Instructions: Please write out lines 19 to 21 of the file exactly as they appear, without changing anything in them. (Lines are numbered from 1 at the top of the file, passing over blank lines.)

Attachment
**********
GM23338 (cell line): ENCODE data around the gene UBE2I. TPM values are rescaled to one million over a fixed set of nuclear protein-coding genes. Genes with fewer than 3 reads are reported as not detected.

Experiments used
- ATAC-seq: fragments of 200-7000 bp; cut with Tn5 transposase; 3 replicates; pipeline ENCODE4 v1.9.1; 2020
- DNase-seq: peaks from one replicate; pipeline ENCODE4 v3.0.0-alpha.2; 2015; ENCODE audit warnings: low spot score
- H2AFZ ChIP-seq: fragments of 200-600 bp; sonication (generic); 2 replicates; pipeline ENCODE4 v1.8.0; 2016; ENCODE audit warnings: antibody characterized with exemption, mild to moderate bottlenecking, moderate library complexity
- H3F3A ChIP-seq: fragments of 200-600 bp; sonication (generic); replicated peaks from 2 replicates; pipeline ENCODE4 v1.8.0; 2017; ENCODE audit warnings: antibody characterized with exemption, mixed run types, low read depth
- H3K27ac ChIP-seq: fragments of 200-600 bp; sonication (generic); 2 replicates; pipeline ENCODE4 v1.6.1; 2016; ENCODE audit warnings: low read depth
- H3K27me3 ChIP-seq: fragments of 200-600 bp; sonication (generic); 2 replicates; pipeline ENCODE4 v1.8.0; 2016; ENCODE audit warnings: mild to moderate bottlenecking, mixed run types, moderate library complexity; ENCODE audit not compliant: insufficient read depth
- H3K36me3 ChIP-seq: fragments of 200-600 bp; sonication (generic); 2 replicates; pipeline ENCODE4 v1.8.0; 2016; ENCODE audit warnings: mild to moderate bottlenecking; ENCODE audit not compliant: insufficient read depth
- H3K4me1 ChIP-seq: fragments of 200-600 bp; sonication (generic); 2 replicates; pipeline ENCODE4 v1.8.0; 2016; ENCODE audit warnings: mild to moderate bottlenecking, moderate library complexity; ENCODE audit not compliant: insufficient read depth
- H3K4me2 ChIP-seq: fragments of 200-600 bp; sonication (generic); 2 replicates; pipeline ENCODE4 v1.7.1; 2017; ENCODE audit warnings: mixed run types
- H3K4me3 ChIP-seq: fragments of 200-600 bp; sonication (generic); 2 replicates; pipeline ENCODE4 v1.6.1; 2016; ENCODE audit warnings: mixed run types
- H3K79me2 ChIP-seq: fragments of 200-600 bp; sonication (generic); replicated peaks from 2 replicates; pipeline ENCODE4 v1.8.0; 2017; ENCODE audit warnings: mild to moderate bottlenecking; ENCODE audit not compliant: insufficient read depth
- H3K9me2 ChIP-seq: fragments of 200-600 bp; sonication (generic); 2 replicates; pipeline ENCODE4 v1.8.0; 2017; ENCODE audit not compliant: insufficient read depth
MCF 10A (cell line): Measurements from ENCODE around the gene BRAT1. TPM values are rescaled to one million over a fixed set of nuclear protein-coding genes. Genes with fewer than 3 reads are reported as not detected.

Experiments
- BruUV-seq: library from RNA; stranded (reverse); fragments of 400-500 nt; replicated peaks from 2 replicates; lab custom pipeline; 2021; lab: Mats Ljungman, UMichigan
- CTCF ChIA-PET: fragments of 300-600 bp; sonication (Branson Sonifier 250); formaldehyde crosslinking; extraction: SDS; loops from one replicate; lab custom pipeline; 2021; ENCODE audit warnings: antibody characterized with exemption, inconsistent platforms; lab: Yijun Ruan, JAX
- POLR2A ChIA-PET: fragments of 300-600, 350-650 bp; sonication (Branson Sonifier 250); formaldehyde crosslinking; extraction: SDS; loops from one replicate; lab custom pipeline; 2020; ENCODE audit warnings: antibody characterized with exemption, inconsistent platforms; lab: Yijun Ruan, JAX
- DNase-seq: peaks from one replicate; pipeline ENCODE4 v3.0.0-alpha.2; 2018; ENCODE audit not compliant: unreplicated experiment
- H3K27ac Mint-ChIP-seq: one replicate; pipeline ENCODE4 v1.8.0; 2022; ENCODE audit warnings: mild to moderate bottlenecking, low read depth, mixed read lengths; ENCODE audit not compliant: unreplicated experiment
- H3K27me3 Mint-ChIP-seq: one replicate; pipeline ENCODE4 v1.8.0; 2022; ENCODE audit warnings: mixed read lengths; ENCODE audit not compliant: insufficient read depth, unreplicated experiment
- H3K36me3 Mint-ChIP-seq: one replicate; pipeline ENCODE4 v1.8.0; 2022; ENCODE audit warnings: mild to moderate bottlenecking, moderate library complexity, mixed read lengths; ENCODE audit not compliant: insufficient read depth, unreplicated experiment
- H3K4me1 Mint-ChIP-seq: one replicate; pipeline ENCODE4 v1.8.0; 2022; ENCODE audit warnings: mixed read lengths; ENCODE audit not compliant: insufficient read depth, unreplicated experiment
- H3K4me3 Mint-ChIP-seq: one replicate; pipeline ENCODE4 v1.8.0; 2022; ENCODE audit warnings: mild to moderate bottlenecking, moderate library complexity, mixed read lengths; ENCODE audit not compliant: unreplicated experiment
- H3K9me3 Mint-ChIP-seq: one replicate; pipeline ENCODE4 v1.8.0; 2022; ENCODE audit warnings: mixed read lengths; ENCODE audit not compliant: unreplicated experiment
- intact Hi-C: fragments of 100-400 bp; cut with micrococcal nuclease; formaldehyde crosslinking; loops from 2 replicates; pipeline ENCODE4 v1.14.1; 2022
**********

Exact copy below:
- POLR2A ChIA-PET: fragments of 300-600, 350-650 bp; sonication (Branson Sonifier 250); formaldehyde crosslinking; extraction: SDS; loops from one replicate; lab custom pipeline; 2020; ENCODE audit warnings: antibody characterized with exemption, inconsistent platforms; lab: Yijun Ruan, JAX
- DNase-seq: peaks from one replicate; pipeline ENCODE4 v3.0.0-alpha.2; 2018; ENCODE audit not compliant: unreplicated experiment
- H3K27ac Mint-ChIP-seq: one replicate; pipeline ENCODE4 v1.8.0; 2022; ENCODE audit warnings: mild to moderate bottlenecking, low read depth, mixed read lengths; ENCODE audit not compliant: unreplicated experiment